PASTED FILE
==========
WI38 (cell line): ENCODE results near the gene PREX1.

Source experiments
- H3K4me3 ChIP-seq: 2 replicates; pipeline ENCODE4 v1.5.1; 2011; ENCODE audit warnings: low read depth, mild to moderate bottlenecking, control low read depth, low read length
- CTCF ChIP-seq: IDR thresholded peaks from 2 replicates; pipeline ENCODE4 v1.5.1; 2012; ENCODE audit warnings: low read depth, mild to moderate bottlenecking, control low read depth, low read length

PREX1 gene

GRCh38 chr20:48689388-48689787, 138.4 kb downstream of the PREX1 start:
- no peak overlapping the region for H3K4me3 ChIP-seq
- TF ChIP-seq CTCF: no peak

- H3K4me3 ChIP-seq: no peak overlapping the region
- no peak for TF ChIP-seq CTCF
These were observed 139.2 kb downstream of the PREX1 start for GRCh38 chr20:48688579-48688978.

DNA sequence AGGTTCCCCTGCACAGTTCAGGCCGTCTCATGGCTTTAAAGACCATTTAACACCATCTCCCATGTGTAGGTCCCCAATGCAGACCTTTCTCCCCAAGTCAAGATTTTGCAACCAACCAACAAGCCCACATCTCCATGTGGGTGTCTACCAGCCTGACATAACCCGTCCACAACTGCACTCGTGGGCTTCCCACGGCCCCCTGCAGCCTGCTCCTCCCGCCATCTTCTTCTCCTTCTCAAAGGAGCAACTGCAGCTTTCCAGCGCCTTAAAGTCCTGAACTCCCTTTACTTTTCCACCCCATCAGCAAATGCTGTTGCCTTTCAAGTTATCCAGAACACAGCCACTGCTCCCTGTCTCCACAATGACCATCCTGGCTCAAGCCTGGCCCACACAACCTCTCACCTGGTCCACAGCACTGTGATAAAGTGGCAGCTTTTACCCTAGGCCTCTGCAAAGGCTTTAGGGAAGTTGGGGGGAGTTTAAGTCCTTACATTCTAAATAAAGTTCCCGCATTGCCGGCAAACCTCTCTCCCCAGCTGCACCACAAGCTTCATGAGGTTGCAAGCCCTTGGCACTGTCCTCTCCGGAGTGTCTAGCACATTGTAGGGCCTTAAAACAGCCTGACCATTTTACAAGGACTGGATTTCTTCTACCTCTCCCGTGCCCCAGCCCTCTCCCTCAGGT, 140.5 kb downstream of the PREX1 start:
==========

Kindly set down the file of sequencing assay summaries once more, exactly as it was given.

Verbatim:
WI38 (cell line): ENCODE results near the gene PREX1.

Source experiments
- H3K4me3 ChIP-seq: 2 replicates; pipeline ENCODE4 v1.5.1; 2011; ENCODE audit warnings: low read depth, mild to moderate bottlenecking, control low read depth, low read length
- CTCF ChIP-seq: IDR thresholded peaks from 2 replicates; pipeline ENCODE4 v1.5.1; 2012; ENCODE audit warnings: low read depth, mild to moderate bottlenecking, control low read depth, low read length

PREX1 gene

GRCh38 chr20:48689388-48689787, 138.4 kb downstream of the PREX1 start:
- no peak overlapping the region for H3K4me3 ChIP-seq
- TF ChIP-seq CTCF: no peak

- H3K4me3 ChIP-seq: no peak overlapping the region
- no peak for TF ChIP-seq CTCF
These were observed 139.2 kb downstream of the PREX1 start for GRCh38 chr20:48688579-48688978.

DNA sequence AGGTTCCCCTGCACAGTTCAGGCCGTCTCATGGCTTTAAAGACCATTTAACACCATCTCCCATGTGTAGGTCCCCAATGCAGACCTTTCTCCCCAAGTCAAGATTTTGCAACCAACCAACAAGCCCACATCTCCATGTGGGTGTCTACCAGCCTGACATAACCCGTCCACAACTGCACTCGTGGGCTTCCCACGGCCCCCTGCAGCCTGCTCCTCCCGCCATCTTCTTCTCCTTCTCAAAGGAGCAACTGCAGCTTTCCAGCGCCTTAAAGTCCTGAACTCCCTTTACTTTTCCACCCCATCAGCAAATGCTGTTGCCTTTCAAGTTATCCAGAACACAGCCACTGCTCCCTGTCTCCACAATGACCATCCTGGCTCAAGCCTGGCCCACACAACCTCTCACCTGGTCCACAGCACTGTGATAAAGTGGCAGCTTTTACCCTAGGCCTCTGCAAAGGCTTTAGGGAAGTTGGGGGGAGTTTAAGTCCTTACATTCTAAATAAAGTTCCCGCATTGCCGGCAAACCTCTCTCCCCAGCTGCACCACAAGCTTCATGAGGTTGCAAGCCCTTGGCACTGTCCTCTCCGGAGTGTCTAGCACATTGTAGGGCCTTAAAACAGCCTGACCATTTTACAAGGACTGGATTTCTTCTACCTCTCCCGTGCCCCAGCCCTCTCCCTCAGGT, 140.5 kb downstream of the PREX1 start: